Pacific Northwest residents are getting a taste of climate change’s future this month — with a blanket of smoke from wildfires in British Columbia covering the region and heat waves in cities like Portland, OR, and Seattle, WA.
“My whole front lawn and backyard is dead — even my house plants are dying,” said April Peng, who lives in Vancouver, WA, just across the Columbia River from Portland.
A heat wave in the northwest has sent temperatures soaring over 100 degrees — something not usually seen even at the height of summer in coastal cities like Seattle and Portland.
“I had to surprise attack Lowe’s on a Monday morning to snag a window AC unit,” Peng said. “First time since moving to Portland in the end of 2013 that I broke down and got an AC.”
Peng wasn’t alone in trying to get an AC — and said she had to go to or call 6 stores before finding one with AC units in stock. Many people in Portland have never needed to install AC before — and in Seattle, less than one-third have AC at their homes.
Before deciding to give in and buy the AC unit, Peng said she had to make the hard choice between stale hot air in her home or opening the windows and getting “smoker lung” from the air pollution caused by the fires burning in B.C.
Smoke from the wildfires was carried south into Washington and Oregon last week and a high pressure system that stalled winds that would usually sweep the smoke into Idaho and Montana has allowed the smoke to settle over Washington and parts of Oregon since.
The air quality has ranged from “moderate” to “unhealthy for sensitive groups” to “unhealthy” to “very unhealthy” in Washington and Oregon because of the B.C. fires.
In eastern Washington, where I am based, air quality reached “very unhealthy” levels last Saturday — prompting official warnings that even healthy people should stay inside or wear an N-95 respirator mask outside.
The uncharacteristic heat and smoke-pocalpse have some wondering if this is climate change taking hold in the Pacific Northwest. According to experts — the answer is yes and no.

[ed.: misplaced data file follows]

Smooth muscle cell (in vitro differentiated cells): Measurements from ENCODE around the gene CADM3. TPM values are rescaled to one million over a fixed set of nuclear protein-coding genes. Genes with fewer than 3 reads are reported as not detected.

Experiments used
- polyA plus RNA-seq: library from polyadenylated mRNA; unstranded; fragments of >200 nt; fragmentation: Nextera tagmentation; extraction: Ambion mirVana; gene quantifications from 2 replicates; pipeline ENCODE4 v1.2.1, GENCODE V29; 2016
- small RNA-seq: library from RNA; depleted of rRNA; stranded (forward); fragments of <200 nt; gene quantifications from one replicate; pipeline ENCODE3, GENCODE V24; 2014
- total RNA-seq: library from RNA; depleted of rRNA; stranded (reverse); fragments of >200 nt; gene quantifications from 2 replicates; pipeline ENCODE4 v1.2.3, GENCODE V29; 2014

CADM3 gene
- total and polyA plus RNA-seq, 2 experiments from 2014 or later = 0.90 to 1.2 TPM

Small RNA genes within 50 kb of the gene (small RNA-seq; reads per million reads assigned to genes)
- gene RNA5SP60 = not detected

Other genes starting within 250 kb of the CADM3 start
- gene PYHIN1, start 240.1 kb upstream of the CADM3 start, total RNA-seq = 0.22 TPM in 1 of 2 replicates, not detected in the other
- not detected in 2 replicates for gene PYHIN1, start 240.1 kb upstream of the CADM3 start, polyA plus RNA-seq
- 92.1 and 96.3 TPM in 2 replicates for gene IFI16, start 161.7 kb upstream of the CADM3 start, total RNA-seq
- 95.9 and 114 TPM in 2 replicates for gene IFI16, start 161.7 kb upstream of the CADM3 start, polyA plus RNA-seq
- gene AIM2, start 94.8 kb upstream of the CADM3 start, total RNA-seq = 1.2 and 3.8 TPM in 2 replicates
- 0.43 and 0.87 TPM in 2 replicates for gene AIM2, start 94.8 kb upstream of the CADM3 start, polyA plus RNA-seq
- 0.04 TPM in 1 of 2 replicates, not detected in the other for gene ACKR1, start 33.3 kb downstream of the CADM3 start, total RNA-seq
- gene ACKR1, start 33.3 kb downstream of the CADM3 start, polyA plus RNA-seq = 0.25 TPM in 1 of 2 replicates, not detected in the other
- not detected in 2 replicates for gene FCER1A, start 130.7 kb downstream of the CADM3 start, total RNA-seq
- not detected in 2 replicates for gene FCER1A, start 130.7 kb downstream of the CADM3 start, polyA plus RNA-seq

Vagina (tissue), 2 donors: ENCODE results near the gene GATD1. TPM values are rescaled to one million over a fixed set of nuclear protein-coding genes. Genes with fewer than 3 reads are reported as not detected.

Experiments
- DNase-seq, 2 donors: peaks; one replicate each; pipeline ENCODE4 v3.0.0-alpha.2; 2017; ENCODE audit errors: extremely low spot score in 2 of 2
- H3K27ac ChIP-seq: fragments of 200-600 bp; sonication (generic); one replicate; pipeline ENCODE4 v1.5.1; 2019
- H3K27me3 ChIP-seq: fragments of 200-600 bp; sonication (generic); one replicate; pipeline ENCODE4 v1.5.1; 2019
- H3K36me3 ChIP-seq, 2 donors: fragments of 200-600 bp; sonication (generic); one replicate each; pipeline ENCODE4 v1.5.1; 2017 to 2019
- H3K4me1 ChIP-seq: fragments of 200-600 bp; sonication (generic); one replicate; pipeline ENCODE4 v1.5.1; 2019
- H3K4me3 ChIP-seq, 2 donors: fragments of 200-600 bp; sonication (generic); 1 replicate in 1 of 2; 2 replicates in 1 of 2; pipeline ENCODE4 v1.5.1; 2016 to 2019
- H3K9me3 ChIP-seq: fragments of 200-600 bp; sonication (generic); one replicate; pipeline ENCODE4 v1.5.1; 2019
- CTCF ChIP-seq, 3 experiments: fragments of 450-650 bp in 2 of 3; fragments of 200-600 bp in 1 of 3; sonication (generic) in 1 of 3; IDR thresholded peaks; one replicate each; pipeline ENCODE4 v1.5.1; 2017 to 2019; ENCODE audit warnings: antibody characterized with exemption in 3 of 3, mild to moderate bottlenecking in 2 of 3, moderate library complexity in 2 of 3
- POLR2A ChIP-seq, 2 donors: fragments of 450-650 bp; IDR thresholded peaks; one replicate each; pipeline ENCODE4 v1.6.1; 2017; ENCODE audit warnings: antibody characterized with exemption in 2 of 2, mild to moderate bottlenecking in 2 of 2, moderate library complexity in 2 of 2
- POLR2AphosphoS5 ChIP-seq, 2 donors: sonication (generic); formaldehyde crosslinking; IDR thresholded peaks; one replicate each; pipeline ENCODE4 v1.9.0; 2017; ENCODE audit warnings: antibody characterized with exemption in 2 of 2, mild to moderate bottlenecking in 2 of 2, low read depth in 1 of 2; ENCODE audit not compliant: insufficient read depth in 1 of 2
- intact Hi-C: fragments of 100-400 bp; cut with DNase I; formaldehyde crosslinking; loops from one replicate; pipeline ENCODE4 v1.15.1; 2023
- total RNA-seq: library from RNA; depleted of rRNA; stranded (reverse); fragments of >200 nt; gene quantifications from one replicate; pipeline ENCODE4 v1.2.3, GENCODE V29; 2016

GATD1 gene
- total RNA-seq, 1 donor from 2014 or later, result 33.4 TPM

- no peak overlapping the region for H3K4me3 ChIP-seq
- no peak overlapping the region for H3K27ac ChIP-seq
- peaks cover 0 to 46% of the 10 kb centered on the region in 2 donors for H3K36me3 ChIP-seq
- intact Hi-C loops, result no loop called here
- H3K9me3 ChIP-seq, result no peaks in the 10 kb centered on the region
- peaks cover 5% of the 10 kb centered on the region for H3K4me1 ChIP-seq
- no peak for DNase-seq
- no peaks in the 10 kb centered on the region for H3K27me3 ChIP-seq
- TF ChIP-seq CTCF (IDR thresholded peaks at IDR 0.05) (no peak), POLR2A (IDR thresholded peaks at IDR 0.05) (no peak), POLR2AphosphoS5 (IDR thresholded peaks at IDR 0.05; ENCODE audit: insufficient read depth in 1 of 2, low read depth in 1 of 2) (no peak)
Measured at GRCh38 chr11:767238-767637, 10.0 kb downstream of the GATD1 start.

“In general we’re seeing climate change increasing the frequency and severity of heat waves,” said Rachel Cleetus, lead economist and climate policy manager with the Climate and Energy program at the Union of Concerned Scientists - a non-profit science advocacy organization based in Cambridge, MA.
Temperatures across the northwest have increased since pre-Industrial times with a regional average of 1.3 F, according to the Environmental Protection Agency. An average annual temperature increase of 3.3 F to 9.7 F is projected by 2070-2099 - depending on whether or not global carbon emissions are cut drastrically or not - with the largest increases to be in the summertime.
When it comes to wildfires, there are always proximate reasons for the fires to start — such as lightning or human causes, but climate change is working in the background, Cleetus said. Even considering those factors, the fire seasons in the western U.S. are lengthening and they are seeing increased incidence of larger fires when they do happen.
“Everything else equal, we’re seeing a greater contribution from climate change to worsening wildfire seasons,” Cleetus said.
Large wildfires in the northwest — often thought of as green and rainy — are now becoming more common. The northwest is not alone in this. Other high-latitude forests are seeing increased incidence of fires, including Siberia and other boreal forests.